My Moment in the Sun
I am here today to talk to the sinners. Those of you who curse too much and take the Lord’s name in vain, drink to excess, spread false rumors of others, do not attend religious services and do not pick up your dog’s poop. I am here to tell you that even with all of the bad things you do pretty much every day, that even your dreams can come true.
I had one fairly lofty goal for my three-month stint in Cambodia, a mission where I was conceivably brought in to be a volunteer and lend some of my writing and journalism skills to help out a youth organization. But I arrived on false pretenses. My true mission: Get on the basketball court and dominate. And I am here to tell you that it happened.
I woke up last Sunday at the crack of dawn, literally. In order to participate in an outdoor sport in Cambodia during what’s affectionately known as the hot season (or unaffectionately as rolling blackout season), you must get up early before the temperatures reach 100 degrees (at 10 a.m.). I arrived at the Olympic Stadium basketball courts to a beautiful sunrise, foreshadowing how great the day would be and how much I would shine.
After a little warmup, the challenge came from three hot-shot youths, while I was paired with a couple of stiffs. It didn’t matter. At nearly 6 feet tall I am a monster in Cambodia and was easily the tallest player on the court. I took my rightful position down low, close to the basket and waited for the feasting to begin.
When the first pass came, it hit me — I knew nothing about playing center and had no low post moves. My three pesky opponents converged on me and I forced a shot that missed badly. server ip Fortunately, I have plenty of experience playing in games where my shot isn’t falling so I knew I would have to adjust on the fly.
What I did, was channel my inner Bill Walton. Walton was a superstar center at UCLA in the 1970s and led the Portland Trail Blazers to a world championship in 1977. What made Walton so great was his ability to pass the ball from the center position as well as score with a soft touch. Unfortunately, Cambodians never had the opportunity to witness his skills, since at the time of his ascension as one of the NBA’s best players, a f**king madman was killing more than 2 million of his own people here (I debated whether to include this point in here since it might appear I’m making light of the situation. That’s actually not true, I merely wanted to point out how sometimes our lives in the States are so superficial when millions of people elsewhere face hardships we can’t even imagine).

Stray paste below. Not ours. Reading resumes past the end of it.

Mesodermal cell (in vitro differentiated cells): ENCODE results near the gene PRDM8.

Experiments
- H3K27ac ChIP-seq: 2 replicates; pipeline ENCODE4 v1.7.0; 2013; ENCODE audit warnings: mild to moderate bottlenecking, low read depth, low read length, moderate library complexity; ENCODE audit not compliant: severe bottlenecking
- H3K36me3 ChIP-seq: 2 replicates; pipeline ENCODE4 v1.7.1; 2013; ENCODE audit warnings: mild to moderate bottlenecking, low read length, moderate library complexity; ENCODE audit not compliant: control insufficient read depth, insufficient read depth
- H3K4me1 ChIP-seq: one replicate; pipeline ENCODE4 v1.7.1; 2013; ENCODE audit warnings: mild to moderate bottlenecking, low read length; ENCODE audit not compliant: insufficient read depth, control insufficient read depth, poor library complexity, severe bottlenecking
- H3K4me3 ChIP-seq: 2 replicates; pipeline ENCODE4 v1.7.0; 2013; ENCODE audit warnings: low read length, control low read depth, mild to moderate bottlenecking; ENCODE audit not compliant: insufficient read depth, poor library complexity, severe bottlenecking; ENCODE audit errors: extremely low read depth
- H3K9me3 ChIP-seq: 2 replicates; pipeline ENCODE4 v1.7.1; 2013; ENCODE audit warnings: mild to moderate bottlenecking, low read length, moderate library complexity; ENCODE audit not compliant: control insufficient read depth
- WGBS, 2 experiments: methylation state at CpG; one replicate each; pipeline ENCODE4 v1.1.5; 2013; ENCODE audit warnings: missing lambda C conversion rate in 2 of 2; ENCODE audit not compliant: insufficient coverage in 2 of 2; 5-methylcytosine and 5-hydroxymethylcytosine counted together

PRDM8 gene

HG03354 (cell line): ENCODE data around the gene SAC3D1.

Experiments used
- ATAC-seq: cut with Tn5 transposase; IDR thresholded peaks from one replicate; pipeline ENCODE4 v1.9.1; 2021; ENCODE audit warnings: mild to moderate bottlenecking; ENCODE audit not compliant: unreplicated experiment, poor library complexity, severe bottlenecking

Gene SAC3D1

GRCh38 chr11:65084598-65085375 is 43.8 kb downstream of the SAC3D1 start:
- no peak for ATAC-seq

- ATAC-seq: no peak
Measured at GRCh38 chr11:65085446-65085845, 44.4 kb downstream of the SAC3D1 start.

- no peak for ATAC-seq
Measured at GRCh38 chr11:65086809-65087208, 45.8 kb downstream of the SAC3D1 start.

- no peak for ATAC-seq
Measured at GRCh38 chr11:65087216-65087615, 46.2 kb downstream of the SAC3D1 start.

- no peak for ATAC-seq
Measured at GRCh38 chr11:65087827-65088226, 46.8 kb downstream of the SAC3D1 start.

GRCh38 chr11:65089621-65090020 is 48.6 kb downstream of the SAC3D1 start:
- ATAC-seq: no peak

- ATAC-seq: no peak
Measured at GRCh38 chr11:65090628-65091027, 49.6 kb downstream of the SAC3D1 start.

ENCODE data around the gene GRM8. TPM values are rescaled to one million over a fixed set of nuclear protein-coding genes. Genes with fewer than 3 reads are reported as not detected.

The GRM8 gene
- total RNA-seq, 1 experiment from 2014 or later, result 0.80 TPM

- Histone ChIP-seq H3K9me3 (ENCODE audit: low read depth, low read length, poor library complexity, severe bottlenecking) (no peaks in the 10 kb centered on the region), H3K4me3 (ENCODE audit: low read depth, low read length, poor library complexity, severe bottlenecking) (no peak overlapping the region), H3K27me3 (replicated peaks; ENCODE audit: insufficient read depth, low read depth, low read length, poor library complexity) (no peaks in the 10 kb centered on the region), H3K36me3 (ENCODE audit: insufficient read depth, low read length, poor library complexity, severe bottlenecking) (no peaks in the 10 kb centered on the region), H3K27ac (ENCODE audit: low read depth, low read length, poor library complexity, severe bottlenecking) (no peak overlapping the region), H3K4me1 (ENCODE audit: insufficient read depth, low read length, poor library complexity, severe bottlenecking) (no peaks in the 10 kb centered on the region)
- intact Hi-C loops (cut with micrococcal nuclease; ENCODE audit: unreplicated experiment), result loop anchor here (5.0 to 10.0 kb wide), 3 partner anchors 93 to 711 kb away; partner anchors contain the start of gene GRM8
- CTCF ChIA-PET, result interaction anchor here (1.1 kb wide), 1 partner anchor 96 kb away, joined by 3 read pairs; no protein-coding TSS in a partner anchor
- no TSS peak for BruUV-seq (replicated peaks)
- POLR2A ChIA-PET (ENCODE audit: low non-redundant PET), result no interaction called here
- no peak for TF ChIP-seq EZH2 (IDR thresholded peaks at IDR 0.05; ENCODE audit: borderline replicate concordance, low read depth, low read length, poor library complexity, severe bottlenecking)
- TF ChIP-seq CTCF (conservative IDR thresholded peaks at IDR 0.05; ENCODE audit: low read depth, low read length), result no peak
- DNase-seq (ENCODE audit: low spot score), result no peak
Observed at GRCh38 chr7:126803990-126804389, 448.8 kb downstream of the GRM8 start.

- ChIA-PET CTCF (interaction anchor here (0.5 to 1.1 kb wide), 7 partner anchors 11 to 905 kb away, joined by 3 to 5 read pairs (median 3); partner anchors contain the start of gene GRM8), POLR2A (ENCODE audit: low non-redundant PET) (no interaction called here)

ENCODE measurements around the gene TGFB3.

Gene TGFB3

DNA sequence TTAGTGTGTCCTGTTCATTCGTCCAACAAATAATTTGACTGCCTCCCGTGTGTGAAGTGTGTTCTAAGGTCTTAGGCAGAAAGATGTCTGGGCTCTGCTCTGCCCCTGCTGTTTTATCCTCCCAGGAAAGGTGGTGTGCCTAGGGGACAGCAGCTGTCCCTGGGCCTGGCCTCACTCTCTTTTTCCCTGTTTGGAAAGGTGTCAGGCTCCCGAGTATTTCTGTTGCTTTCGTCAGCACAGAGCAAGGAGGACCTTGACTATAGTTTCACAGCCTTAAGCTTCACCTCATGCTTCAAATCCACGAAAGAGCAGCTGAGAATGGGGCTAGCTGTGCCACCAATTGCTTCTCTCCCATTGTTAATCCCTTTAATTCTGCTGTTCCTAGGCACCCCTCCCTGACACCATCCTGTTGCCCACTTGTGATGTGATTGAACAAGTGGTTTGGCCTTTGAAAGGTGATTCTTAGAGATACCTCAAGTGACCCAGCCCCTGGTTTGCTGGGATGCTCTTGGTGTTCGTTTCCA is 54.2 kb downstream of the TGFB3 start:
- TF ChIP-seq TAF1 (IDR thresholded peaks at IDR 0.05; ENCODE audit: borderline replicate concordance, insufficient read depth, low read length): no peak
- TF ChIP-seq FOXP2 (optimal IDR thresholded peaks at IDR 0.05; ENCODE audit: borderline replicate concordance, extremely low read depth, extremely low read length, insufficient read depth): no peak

Back to the game. I quickly became a triple-double machine, setting up my teammates for easy baskets, shooting when no double- or triple-team came my way and grabbing every rebound like the great U.S. diplomat Dennis Rodman. On one occasion when I was sitting out a game, I was quickly asked to return, with a player taking himself out to let me play “because you are strong.”
While my dreams typically end with me slamming home an alley oop, I couldn’t complain about how my day went. Granted, there was tougher competition playing on some of the other courts, but my quest was to be a force on the basketball court no matter the opponent. As the other great U.S. diplomat George W. Bush once famously said: Mission Accomplished.
In my dreams, the Cambodians I played against will long be talking about the Barang (a Khmer word for “Frenchman” that is now applied to all white foreigners) who they were fortunate enough to play with and against. Somewhere, Bill Walton is smiling down on me.
Let this be a lesson to all of you that dreams can come true.